- Nonbuilding construction starts rose 5% in May to a seasonally adjusted annual rate of $199.2 billion. The utility and gas plant category increased 22% due to the start of a large transmission line, while highway and bridge starts rose 9% and environmental public works moved 8% higher. The miscellaneous nonbuilding category lost 33% in May. Year-to-date through the first five months of 2021, total nonbuilding starts were 8% higher than in 2020. Environmental public works were up 37%, while utility/gas plant and miscellaneous nonbuilding starts were up 25% and 11%, respectively. Highway and bridge starts were down 10% through five months.
For the 12 months ending May 2021, total nonbuilding starts were 5% lower than the 12 months ending May 2020. Environmental public works starts were 18% higher, while utility and gas plant starts were down 23%. Highway and bridge starts were down less than one percentage point and miscellaneous nonbuilding starts were 14% lower through five months.
The largest nonbuilding projects to break ground in May were the $915 million Gateway South transmission project in Medicine Bow WY, the $795 million improvements to the West Davis Highway in Farmington UT, and a $528 million sewage reclamation project in Salt Lake City UT.
- Nonresidential building starts jumped 10% in May to a seasonally adjusted annual rate of $309.5 billion. Manufacturing starts more than doubled over the month as a large refinery broke ground. Commercial starts gained 6%, with only the office category losing ground. Institutional starts were down 2% in May, despite a large increase in healthcare projects. Year-to-date, total nonresidential building starts were down 5% compared to the first five months of 2020. Institutional starts were 9% lower, while commercial starts were down 7%. Manufacturing starts were up 42% on a year-to-date basis.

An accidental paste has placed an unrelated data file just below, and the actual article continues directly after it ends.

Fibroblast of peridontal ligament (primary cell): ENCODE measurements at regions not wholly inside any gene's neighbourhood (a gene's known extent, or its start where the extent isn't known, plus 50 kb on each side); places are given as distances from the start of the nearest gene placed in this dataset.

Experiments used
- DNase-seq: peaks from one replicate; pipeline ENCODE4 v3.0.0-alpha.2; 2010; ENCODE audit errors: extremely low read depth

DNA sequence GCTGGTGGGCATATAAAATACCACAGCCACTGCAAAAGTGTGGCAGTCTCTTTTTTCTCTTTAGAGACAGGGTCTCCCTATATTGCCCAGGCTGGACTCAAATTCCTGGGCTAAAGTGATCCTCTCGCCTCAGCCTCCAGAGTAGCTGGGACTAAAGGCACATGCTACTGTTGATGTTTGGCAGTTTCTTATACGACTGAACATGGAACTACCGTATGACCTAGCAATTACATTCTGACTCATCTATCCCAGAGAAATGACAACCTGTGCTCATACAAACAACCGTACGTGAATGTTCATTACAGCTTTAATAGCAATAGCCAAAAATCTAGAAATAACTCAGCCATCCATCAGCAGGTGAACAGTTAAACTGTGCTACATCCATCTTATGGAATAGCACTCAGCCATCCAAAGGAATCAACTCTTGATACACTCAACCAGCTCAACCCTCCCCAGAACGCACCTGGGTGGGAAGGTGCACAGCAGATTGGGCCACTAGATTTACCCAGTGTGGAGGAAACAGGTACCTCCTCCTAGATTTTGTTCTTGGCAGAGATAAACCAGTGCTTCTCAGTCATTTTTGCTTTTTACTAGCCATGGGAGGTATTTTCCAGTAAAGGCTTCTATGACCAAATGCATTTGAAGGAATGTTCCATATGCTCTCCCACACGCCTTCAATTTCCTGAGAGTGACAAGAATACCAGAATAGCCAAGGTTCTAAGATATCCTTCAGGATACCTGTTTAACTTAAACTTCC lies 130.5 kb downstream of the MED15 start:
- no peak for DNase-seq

For the 12 months ending May 2021, nonresidential building starts were 19% lower than the 12 months ending May 2020. Commercial starts were down 20%, while institutional starts fell 14%. Manufacturing starts dropped 43% in the 12 months ending May 2021.
The largest nonresidential building projects to break ground in May were the $1.5 billion Diamond Green Diesel refinery in Port Arthur TX, the $920 million Michigan Medicine Clinical Inpatient Tower in Ann Arbor MI, and the $475 million University of California Living and Learning dorm project in San Diego CA.
Residential building starts lost 10% in May to a seasonally adjusted annual rate of $394.2 billion. Single family starts were 12% lower, while multifamily starts dropped 7%. Year-to-date, total residential starts were 30% higher than the same period a year earlier. Single family starts were up 37%, while multifamily starts were 12% higher.
For the 12 months ending May 2021, total residential starts were 18% higher than the 12 months ending May 2020. Single family starts gained 27%, while multifamily starts were down 2% on a 12-month sum basis.
The largest multifamily structures to break ground in May were a $500 million mixed-use project in Brooklyn, N.Y, the $230 million Mather Senior Living Community in McLean VA, and the $160 million Alcove Tower in Nashville TN.
Regionally, May’s starts rose in the Midwest, South Atlantic, and West regions but fell in the Northeast and South Central regions.